Ageism has health implications for us all, D’Antonio tells ODPHP director in new vlog
Ageism has health implications for us all, D'Antonio tells ODPHP ... EurekAlert
In a new vlog from the U.S Office of Disease Prevention and Health Promotion (ODPHP), National Center to Reframe Aging Executive Director Trish D’Antonio, BSPharm, MS, MBA, BCGP, discussed the importance of highlighting older people’s contributions society, and addressing ageism and some of the misconceptions we collectively have about aging.
She joined ODPHP Director Rear Admiral Paul Reed as part of a vlog series that includes interviews with partners from across the public and private sectors to discuss work helping to advance health and well-being for all people.
Ageism and Misconceptions About Aging
- Ageism is any kind of discrimination towards older people.
- It includes external ageism that older people may experience, as well as their own internalized ageism.
- Ageism has health implications for everyone.
The National Center was invited to participate in the vlog in recognition of National Healthy Aging Month, a time to celebrate the positive aspects of growing older and increase national attention on the health and well-being of older people. This opportunity put a nationwide spotlight on the National Center and its evidence-based communications strategies to address ageism and implicit bias towards aging.
Building a Movement to Reframe Aging
“Creating connections with federal partners, such as this one with the ODPHP, is a key step as the National Center continues to build the movement to reframe aging,” said D’Antonio. “I’m elated that Rear Admiral Reed invited the National Center to share about our work, recognizing that how we talk about aging is one of the components of healthy aging.”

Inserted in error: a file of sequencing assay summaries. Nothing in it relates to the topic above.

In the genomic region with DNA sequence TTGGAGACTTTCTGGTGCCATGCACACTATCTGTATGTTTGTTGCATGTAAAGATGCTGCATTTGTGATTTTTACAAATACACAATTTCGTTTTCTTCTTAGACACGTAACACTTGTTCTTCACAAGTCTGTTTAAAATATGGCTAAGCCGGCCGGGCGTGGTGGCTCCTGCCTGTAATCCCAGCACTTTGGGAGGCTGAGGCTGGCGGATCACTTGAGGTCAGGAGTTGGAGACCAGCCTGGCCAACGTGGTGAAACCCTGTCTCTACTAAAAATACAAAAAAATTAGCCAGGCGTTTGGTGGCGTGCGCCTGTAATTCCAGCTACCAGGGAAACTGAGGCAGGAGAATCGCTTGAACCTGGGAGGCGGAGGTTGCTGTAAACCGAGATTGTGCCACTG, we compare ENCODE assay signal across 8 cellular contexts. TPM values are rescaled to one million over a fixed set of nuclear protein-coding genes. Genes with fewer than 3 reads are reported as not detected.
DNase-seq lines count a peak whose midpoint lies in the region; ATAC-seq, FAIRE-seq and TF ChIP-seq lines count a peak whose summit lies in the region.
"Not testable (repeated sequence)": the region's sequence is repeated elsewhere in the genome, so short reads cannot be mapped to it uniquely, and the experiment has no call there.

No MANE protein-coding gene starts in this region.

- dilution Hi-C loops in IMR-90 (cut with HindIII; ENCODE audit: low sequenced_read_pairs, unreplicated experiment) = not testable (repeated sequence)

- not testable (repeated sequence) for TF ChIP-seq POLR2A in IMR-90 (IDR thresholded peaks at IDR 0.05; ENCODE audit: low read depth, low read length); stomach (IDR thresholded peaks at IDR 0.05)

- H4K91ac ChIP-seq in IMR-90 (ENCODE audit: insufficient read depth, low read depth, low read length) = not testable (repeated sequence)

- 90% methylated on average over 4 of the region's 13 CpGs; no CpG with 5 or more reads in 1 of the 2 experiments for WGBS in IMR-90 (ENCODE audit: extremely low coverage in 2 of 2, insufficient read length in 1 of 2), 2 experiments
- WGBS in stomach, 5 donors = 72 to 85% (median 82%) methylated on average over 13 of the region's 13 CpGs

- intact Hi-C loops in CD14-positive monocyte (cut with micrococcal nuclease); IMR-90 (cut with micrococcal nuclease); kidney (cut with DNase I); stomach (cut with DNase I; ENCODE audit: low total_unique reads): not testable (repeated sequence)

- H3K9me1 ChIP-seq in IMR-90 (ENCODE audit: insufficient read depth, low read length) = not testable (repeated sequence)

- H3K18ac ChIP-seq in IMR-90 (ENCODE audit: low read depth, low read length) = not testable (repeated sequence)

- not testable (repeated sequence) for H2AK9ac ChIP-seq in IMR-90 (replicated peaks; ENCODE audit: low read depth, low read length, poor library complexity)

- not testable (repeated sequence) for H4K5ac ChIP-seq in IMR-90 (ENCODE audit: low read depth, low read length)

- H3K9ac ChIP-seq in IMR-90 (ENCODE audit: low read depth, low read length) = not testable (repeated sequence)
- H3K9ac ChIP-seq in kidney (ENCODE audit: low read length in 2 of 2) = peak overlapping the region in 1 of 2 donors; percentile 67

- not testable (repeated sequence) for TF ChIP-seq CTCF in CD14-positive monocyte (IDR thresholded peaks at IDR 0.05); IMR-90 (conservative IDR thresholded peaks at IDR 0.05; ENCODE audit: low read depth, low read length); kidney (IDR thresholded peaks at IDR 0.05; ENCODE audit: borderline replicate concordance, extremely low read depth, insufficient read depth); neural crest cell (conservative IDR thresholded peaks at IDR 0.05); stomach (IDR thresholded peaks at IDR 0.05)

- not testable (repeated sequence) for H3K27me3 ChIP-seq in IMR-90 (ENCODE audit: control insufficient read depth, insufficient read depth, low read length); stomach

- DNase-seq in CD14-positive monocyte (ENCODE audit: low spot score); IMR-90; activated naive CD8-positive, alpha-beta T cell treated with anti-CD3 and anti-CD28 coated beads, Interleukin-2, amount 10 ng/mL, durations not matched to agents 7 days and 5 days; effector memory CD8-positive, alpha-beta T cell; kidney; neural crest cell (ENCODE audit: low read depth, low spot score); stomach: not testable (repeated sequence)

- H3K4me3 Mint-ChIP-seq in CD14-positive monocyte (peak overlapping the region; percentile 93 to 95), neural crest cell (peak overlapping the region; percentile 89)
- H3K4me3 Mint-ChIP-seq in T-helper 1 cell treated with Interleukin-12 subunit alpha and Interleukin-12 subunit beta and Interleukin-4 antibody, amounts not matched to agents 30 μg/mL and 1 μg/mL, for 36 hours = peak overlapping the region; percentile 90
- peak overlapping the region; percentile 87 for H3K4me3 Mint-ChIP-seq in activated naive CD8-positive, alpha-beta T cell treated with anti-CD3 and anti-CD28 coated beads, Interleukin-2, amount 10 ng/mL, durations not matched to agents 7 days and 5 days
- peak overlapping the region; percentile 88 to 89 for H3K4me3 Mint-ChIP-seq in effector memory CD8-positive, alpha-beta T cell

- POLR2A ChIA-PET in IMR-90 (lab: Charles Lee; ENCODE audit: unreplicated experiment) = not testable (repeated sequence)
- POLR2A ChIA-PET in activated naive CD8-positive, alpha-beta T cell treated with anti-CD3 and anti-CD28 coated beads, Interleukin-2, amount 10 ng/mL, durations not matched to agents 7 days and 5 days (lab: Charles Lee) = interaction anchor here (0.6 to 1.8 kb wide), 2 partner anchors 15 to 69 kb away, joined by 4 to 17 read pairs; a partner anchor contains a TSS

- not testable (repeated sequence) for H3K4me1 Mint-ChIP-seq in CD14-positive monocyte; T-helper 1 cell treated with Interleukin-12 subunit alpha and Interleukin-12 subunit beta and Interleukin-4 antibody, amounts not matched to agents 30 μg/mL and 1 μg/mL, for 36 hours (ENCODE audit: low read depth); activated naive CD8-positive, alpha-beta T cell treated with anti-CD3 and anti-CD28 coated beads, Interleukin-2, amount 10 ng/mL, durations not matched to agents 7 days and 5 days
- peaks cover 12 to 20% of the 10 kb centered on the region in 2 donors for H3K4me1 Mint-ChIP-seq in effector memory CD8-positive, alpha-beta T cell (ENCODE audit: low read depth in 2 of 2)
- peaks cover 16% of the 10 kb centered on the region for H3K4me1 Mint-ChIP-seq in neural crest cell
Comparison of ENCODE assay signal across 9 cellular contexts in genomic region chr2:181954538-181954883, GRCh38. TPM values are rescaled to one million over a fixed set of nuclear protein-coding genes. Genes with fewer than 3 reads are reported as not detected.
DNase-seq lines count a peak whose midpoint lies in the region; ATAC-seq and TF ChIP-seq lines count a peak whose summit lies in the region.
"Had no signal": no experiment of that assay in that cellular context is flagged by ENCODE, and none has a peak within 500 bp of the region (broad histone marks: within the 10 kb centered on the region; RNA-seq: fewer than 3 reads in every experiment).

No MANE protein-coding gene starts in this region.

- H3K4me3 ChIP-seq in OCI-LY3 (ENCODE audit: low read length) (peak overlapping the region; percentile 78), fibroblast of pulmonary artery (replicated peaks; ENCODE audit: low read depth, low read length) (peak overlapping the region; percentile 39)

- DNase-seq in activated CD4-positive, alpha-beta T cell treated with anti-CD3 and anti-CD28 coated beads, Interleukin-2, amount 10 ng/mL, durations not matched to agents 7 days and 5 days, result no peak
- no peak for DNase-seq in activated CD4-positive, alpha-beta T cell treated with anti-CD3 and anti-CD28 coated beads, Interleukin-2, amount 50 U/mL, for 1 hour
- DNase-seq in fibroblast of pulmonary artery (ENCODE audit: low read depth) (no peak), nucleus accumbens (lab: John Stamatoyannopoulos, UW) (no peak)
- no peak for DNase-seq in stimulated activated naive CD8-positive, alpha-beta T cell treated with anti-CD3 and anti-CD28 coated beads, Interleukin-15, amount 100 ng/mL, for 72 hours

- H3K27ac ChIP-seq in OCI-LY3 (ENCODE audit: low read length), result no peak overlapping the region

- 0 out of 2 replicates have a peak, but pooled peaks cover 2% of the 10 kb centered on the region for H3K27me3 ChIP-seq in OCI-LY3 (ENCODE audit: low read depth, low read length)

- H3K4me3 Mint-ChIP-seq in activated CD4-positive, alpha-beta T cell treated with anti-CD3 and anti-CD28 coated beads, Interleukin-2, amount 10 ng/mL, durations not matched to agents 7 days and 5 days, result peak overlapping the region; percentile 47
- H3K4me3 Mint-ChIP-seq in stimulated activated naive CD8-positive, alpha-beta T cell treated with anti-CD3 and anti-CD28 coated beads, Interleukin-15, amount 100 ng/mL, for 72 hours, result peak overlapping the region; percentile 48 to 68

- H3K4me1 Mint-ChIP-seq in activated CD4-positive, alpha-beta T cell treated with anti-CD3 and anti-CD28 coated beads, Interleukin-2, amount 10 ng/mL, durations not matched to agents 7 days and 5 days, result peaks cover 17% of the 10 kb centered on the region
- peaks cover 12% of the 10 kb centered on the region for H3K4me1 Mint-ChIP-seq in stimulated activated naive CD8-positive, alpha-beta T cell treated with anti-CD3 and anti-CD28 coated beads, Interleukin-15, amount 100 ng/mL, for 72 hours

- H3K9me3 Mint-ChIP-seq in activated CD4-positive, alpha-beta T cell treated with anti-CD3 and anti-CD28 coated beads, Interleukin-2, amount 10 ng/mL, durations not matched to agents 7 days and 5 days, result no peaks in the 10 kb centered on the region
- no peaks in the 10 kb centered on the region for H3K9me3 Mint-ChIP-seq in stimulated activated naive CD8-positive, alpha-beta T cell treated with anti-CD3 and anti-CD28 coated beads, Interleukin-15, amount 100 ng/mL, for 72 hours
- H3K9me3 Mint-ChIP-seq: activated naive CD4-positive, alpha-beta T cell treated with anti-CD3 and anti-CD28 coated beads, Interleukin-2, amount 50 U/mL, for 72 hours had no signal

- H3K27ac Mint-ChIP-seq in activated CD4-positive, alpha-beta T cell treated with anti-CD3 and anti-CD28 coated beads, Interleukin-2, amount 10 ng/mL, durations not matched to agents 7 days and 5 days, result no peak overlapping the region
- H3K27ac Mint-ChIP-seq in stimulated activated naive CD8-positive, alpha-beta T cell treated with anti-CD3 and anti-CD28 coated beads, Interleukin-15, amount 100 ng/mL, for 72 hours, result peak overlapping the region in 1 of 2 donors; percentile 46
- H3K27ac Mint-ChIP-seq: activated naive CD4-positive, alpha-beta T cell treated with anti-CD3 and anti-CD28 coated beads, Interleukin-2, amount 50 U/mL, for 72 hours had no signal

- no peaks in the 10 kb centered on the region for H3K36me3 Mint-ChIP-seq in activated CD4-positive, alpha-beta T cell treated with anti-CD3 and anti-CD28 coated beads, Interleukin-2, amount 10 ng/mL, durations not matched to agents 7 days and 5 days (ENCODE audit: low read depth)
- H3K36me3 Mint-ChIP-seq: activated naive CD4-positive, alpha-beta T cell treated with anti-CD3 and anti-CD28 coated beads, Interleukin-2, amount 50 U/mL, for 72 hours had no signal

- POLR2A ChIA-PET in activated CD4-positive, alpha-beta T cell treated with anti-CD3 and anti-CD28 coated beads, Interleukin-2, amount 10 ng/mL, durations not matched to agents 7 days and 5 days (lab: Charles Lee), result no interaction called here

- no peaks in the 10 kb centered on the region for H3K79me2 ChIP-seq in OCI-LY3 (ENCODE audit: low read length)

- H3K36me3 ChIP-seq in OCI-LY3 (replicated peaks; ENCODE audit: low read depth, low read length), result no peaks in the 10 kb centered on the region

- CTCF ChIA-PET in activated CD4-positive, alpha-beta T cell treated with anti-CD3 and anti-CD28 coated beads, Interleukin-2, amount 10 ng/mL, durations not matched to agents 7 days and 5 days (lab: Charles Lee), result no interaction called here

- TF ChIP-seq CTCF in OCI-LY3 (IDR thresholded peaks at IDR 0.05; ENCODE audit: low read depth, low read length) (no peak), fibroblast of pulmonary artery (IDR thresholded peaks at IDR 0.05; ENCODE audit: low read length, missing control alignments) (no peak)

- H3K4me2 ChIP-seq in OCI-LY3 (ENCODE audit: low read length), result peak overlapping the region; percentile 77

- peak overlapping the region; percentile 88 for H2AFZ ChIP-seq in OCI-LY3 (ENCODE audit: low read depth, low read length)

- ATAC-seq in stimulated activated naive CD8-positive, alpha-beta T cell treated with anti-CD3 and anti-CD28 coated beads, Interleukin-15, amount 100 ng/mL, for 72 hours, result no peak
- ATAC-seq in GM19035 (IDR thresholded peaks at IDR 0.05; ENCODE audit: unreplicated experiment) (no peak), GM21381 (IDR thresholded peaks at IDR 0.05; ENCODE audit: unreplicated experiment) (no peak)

To learn more about ODPHP’s initiatives that support healthy aging, visit health.gov.
About The Gerontological Society of America (GSA)
The Gerontological Society of America (GSA) is the nation’s oldest and largest interdisciplinary organization devoted to research, education, and practice in the field of aging. The principal mission of the Society — and its 5,500+ members — is to advance the study of aging and disseminate information among scientists, decision makers, and the general public. GSA’s structure also includes a policy institute, the National Academy on an Aging Society.
About The National Center to Reframe Aging
The National Center to Reframe Aging is dedicated to ending ageism by advancing an equitable and complete story about aging in America. The center is the trusted source for proven communication strategies and tools to effectively frame aging issues. It is the nation’s leading organization cultivating an active community of individuals and organizations to spread awareness of implicit bias toward older people and influence policies and programs that benefit us all of us as we age. Led by The Gerontological Society of America, the National Center acts on behalf of and amplifies efforts of the ten Leaders of Aging Organizations. Support for the National Center comes from Archstone Foundation, The John A. Hartford Foundation, RRF Foundation for Aging, and The SCAN Foundation.